Engine Builder Will Focus Exclusively On The Engine Builder’s Markets, Business
By Dave Wooldridge
By the time you begin reading this page you will probably already realize that next month marks the formal introduction of a newly designed and rebadged magazine. Beginning with the June 2001 issue, Automotive Rebuilder magazine will become Engine Builder magazine.
In 1964 Automotive Rebuilder began its coverage of the automotive rebuilding industry. From then until about three to four years ago, we reported on the engine aftermarket, but also covered the small parts, i.e., starters, alternators, brakes, clutches, CV shafts, etc., aftermarkets as well.
As we all know, products and markets evolve over time. Today, machine shops, custom engine rebuilders and production engine remanufacturers build a much more diverse line of engines and may serve a much more diverse number of engine markets and customers. It is primarily for these reasons that we have decided to match the name of our magazine with the broader range of engine types and engine markets that we have been providing coverage of over the past several years.
So in addition to your typical passenger car and light truck engine builds, you’ll find future editorial continuing to also address high performance, marine, industrial, agricultural, commercial and whatever other engine applications and markets hold potential for today’s engine builder to increase sales and/or profit margins.
And why Engine Builder rather than Engine Rebuilder? Simply put, whether you use reconditioned or new parts, or a combination of both, you are building an engine. Customer demands, engine application and market requirements will dictate how the engine is built or rebuilt.
In most cases, the terms as they pertain to the engine aftermarket can be used interchangeably. Engine Builder was chosen as the new name because it is more inclusive of the broad array of engine parts, equipment and services provided by those performing teardown, machining, parts replacement, assembly, diagnostics and/or testing of engines with aftermarket applications.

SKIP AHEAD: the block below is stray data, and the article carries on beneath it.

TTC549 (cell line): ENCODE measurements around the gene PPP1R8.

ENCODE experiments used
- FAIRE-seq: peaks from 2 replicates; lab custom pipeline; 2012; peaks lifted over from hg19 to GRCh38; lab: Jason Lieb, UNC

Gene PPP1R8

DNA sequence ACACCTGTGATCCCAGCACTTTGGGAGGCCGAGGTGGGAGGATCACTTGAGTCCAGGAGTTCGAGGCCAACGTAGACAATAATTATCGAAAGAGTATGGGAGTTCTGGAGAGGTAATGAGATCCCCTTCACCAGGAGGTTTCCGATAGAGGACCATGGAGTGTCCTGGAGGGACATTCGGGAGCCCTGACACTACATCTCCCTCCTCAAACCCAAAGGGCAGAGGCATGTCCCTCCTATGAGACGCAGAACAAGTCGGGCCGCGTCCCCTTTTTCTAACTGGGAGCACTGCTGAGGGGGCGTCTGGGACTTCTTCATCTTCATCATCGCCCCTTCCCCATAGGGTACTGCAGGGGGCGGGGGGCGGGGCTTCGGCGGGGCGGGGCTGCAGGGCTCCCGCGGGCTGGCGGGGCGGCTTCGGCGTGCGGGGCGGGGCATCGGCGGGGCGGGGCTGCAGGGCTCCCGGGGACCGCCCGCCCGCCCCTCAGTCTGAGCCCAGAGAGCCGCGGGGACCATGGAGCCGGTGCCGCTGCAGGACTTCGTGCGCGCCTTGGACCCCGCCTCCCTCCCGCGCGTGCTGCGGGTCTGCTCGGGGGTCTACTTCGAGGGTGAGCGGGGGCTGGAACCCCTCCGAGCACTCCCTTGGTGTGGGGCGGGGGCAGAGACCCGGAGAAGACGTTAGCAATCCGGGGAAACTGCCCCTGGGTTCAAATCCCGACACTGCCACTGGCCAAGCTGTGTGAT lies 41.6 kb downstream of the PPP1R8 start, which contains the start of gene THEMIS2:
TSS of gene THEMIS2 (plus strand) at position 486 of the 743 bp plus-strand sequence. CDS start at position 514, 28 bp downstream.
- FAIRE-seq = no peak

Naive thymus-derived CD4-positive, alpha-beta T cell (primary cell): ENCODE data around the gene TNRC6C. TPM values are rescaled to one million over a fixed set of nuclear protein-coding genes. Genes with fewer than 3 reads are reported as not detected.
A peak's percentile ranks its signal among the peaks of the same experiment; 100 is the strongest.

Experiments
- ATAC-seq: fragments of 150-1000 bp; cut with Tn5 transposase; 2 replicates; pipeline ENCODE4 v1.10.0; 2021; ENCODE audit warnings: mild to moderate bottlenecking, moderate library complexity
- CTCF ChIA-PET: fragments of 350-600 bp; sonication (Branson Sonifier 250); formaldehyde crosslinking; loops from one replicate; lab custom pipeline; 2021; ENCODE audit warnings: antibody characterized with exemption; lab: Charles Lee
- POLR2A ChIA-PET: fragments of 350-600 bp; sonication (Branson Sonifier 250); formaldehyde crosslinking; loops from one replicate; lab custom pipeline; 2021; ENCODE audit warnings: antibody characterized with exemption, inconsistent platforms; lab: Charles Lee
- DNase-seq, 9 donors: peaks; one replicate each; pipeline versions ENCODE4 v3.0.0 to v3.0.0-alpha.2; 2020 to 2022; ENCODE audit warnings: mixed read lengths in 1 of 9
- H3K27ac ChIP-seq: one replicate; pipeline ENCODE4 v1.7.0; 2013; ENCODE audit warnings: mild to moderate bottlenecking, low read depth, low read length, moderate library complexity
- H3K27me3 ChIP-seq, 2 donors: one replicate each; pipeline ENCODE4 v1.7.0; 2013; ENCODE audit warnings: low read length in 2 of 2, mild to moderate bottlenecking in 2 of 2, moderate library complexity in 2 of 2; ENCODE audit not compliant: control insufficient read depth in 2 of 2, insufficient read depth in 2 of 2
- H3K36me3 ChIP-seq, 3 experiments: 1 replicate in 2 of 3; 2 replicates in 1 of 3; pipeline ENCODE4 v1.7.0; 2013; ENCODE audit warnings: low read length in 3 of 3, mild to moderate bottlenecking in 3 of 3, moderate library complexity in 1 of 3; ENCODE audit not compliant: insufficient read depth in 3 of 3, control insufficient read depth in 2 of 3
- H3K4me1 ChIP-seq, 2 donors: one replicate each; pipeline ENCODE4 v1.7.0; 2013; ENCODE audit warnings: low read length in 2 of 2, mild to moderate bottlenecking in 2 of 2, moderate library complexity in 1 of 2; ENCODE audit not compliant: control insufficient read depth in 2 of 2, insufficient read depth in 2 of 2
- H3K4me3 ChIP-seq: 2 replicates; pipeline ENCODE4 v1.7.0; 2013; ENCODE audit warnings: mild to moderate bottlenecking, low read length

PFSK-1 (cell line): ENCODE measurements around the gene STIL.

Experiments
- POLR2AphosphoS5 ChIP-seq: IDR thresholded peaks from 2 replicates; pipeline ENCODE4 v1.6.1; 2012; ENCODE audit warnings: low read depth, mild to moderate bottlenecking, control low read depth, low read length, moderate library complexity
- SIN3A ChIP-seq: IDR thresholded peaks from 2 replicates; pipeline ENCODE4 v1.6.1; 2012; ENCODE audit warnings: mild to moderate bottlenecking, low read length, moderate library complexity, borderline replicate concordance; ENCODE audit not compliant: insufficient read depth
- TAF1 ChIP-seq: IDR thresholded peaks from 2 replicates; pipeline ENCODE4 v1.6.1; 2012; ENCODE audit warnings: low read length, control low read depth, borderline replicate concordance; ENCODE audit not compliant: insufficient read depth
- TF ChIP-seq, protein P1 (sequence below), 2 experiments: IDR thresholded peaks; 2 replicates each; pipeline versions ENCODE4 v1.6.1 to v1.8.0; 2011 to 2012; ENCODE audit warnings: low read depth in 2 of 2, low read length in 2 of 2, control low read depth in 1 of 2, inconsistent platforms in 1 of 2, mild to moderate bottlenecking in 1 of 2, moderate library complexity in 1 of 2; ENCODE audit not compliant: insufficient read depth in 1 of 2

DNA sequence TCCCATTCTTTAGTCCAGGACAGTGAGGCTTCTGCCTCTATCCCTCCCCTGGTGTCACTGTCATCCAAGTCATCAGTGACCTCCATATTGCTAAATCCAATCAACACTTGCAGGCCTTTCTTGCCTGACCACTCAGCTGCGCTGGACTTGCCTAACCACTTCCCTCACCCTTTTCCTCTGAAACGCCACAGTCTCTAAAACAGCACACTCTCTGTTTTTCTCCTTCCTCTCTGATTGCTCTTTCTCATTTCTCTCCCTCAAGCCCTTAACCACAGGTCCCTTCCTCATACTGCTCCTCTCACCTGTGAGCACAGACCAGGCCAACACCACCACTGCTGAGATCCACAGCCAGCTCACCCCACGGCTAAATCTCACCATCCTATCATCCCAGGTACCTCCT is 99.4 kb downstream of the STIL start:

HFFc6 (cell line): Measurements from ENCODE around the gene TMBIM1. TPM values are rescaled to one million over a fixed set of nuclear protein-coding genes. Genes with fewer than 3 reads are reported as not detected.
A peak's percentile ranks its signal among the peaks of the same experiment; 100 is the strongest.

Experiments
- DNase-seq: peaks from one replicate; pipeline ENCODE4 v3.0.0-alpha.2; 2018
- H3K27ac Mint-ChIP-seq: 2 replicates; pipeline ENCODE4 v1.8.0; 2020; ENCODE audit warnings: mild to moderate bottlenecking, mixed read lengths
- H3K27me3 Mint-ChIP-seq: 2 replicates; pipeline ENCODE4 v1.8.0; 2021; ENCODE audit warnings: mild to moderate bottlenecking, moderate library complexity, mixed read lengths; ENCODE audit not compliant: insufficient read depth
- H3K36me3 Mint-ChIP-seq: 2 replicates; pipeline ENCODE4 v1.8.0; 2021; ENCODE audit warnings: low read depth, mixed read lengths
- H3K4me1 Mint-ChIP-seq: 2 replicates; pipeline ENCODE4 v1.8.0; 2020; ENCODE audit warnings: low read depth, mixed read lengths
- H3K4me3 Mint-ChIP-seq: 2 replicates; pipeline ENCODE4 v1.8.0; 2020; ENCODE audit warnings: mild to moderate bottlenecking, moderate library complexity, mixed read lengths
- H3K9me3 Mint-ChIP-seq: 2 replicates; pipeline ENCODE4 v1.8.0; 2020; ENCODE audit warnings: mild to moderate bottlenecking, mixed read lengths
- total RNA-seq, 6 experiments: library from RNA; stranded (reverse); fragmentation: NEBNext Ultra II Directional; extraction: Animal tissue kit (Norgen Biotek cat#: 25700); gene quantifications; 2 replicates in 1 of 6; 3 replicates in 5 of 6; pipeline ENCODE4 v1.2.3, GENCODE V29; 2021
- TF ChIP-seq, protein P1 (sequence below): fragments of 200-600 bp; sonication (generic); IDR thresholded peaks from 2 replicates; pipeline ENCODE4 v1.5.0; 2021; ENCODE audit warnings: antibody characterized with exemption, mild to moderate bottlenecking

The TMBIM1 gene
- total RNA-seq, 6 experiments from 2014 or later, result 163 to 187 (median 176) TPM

Along with the magazine’s name change comes a redesign of inside pages that provides an easier-to-read format and enhanced graphic appeal. What will not change is the editorial integrity, thorough technical and market research, and the breadth and depth of editorial contributors that have solidified our position as the best-read magazine for those companies whose business is focused on the engine aftermarket.
We welcome your opinions and comments about next month’s premiere issue of Engine Builder magazine. And, as with Automotive Rebuilder magazine, feedback from our readers and their parts and equipment suppliers will continue to be the driving force behind our editorial focus and publication design.
It wasn’t easy to make the decision to change the name of a magazine that for nearly 40 years has had such a well known and respected position in the automotive aftermarket. But this is 2001, not 1964. Technology has changed, markets have changed and, like your business, we need to address those changes head-on. We look forward to doing that through the pages of Engine Builder magazine!
Dave Wooldridge is the Associate Publisher and Editor of Automotive Rebuilder magazine. He has covered the rebuilding industry for the past 16 years. You may e-mail Dave at firstname.lastname@example.org.